Turkey: academics on hunger strike detained

PEN is deeply concerned at the detention of academics Nuriye Gülmen and Semih Özakça. The academics were detained on 22 May as they reached the 75th day of their hunger strike. PEN calls for their immediate release.

The pair have been on hunger strike in Ankara since 8 March 2017, asking for their jobs to be reinstated.  They have been detained and released 17 times, totaling 34 days, since the start of their sit-in in December 2016 in front of Ankara’s famous Human Rights Memorial. They were recently diagnosed with Wernicke-Korsakoff sundrome (WKS) by medical professionals.

Semih Özakça and Nuriye Gülmen are currently being held in the General Directorate of Security in Ankara after being arrested today in dawn raids by anti-terror police who stormed into their house. According to Gülmen and Özakça’s lawyer, the arrest warrant listed the reasons for their detention as ‘possibility that the protest can turn into a death fast’ and ‘that it could spark protests in the likes of Gezi Park protests’.[1] Özakça’s wife and mother are reportedly on hunger strike in protest at their detentions.

Carles Torner, executive director of PEN International, said:

By detaining Semih Özakça and Nuriye Gülmen, the Turkish authorities show once again their utter contempt for freedom of expression and human rights. Özakça and Gülmen must be released immediately. Their appeal, and that of the tens of thousands of civil servants who have been arbitrarily dismissed since the coup attempt, must be examined promptly, independently and impartially.

Gülmen and Özakça are two of 4,811 academics and 40,000 teachers who were dismissed by emergency decree following the coup attempt of 15 July 2016.

Under the state of emergency, those dismissed from their positions are subjected to a lifetime ban from seeking employment as civil servants and face a range of social and professional hurdles. Their passports, and those of some of their spouses, have been cancelled, as has their health insurance. They can only challenge the dismissal decision through the Commission to Investigate State of Emergency Affairs, which has yet to be assembled while concerns have been raised over its functionality and independence.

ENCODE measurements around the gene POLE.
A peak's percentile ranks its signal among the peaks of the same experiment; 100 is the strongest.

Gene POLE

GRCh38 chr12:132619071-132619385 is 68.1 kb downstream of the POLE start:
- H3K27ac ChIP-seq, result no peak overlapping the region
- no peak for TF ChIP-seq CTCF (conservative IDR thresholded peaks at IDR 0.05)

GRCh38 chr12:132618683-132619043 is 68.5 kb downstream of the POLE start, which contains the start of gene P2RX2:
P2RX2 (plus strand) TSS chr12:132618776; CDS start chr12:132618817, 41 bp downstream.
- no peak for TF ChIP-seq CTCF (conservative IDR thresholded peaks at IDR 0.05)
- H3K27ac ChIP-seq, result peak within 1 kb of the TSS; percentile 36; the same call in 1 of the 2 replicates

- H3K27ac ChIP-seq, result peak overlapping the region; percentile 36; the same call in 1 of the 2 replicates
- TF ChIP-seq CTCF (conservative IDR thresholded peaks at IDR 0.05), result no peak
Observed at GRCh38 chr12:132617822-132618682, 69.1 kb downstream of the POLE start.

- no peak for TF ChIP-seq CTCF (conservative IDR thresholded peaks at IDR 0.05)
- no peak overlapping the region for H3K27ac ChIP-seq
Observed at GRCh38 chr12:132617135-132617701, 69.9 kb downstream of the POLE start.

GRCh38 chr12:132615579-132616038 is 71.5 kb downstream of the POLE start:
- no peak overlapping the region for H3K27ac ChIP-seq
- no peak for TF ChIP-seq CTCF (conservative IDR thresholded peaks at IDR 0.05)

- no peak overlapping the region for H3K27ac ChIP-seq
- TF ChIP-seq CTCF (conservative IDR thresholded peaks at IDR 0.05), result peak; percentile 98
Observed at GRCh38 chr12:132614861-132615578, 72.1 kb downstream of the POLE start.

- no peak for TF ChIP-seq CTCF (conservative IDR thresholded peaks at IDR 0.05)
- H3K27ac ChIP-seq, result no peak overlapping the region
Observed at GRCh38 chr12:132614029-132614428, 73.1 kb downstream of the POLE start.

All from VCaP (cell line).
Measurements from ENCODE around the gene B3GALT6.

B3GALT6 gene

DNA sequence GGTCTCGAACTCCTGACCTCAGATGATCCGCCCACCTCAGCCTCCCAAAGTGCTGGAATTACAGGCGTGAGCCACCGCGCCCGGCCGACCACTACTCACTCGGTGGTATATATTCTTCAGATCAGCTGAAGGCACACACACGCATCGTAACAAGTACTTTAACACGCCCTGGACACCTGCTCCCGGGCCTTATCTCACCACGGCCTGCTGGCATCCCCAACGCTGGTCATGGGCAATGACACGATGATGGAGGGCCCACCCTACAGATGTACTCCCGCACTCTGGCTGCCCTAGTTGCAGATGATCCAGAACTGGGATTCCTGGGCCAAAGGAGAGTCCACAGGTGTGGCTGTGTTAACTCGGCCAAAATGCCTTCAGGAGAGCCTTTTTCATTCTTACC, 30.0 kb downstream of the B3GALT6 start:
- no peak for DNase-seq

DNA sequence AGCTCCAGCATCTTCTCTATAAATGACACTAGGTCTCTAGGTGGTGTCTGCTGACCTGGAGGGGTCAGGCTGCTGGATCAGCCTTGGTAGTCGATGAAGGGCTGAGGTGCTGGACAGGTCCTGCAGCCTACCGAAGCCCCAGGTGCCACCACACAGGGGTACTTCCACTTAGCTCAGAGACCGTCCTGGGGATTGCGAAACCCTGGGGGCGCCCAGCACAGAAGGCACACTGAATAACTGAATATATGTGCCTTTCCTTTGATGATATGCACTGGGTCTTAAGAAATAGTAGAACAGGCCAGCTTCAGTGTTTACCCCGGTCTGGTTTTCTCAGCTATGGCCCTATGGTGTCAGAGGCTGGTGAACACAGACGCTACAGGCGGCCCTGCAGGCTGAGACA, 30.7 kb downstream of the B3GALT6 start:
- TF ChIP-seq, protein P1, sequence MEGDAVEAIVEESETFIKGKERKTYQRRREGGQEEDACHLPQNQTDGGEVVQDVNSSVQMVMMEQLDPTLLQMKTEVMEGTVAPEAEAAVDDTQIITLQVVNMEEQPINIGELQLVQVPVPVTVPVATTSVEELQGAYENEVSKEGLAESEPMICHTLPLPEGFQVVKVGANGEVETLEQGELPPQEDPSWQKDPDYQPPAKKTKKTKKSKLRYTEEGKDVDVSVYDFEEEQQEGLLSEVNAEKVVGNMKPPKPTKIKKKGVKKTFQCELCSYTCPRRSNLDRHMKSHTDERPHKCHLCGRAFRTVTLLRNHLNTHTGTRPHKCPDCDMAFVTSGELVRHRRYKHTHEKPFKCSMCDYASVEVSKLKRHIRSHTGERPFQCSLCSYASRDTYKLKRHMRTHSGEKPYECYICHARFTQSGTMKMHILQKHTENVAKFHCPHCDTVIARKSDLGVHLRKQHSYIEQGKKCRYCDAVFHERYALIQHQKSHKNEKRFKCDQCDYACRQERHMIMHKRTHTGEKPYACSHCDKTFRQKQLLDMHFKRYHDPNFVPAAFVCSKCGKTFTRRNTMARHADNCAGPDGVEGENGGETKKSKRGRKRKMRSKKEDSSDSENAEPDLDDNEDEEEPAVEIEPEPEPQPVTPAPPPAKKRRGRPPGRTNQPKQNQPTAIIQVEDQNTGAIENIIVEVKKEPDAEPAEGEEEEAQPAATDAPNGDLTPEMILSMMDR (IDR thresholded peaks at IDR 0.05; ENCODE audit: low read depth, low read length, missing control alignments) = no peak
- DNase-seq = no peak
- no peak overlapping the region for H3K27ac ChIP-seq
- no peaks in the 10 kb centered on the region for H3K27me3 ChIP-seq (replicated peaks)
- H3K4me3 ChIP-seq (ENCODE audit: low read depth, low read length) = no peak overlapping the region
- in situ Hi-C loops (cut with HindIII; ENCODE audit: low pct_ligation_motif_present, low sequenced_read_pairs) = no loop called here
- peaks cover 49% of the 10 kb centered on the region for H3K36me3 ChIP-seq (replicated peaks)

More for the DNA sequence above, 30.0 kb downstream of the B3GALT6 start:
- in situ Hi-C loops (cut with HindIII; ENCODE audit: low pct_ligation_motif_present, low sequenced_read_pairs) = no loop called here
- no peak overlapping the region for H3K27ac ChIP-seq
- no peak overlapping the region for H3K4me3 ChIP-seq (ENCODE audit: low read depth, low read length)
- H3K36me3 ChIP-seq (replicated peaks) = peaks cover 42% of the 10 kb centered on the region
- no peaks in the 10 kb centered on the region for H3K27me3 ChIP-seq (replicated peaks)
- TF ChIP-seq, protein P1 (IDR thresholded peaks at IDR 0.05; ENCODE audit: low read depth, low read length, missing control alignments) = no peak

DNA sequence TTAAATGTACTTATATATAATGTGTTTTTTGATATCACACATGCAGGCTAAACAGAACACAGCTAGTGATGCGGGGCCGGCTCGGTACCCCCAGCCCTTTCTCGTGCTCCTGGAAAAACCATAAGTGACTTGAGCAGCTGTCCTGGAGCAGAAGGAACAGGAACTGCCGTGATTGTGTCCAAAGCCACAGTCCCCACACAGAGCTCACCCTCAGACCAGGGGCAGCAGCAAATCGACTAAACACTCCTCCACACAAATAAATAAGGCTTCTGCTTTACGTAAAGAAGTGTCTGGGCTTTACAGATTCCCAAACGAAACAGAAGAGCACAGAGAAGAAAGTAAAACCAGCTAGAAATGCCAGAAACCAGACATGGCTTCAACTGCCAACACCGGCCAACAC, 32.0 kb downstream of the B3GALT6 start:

Turkey’s Ministry of Interior has refused to comment on the case. The only government official to do so, Nurettin Yaşar of the governing Justice and Development Party and member of the parliamentary commission on human rights, said that ‘hunger strike is not fit for our religion’. He urged Gülmen and Özakça ‘to trust the state and surrender to their fate’.

PEN calls on the Turkish authorities to release Nuriye Gülmen and Semih Özakça immediately and to end the arbitrary dismissals of civil servants. Those dismissed from their jobs should have immediate access to an independent and effective appeals mechanism. Where no legitimate grounds are found for their dismissals, they have the right to be reinstated in their positions and the right to legal remedies.

The organisation further calls on the Turkish authorities to end arbitrary arrests and their far-reaching crackdown on freedom of expression, end the state of emergency for three more months and uphold the independence of the judiciary.

For more information about Nuriye Gülmen and Semih Özakça and the extent of the post-coup crackdown please see PEN International’s statement Turkey: academics on hunger strike as effects of post-coup decrees deepen, available here.

[1] The Gezi Park protests took place in 2013 after a small group of protesters opposed to its destruction were brutally dispersed by police. Local protests quickly spread and turned into the biggest civil protest in Turkey’s history, with almost 3 million people taking the streets across 81 cities. Nine people lost their lives and thousands were injured, as police repeatedly used unnecessary and abusive force. See PEN International’s report here.

Mexico: murder of journalists a terrible blow to freedom of expression and information

The murder of two Mexican journalists in separate incidents on 15 May 2017 represents a terrible blow to freedom of expression and information in the country.